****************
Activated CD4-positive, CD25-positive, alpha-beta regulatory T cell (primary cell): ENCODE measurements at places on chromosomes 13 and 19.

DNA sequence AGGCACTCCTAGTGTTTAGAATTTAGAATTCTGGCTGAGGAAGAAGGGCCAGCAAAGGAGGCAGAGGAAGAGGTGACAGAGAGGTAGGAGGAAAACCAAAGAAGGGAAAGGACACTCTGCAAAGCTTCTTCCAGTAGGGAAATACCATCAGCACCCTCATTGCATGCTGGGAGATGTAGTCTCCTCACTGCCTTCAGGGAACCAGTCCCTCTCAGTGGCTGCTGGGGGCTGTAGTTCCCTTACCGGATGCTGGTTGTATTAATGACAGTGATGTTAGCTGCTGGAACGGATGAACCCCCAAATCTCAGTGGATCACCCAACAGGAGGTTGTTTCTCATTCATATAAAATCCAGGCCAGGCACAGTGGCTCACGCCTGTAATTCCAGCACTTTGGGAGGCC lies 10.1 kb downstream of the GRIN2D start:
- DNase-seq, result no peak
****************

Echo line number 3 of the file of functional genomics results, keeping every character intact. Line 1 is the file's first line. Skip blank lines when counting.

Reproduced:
- DNase-seq, result no peak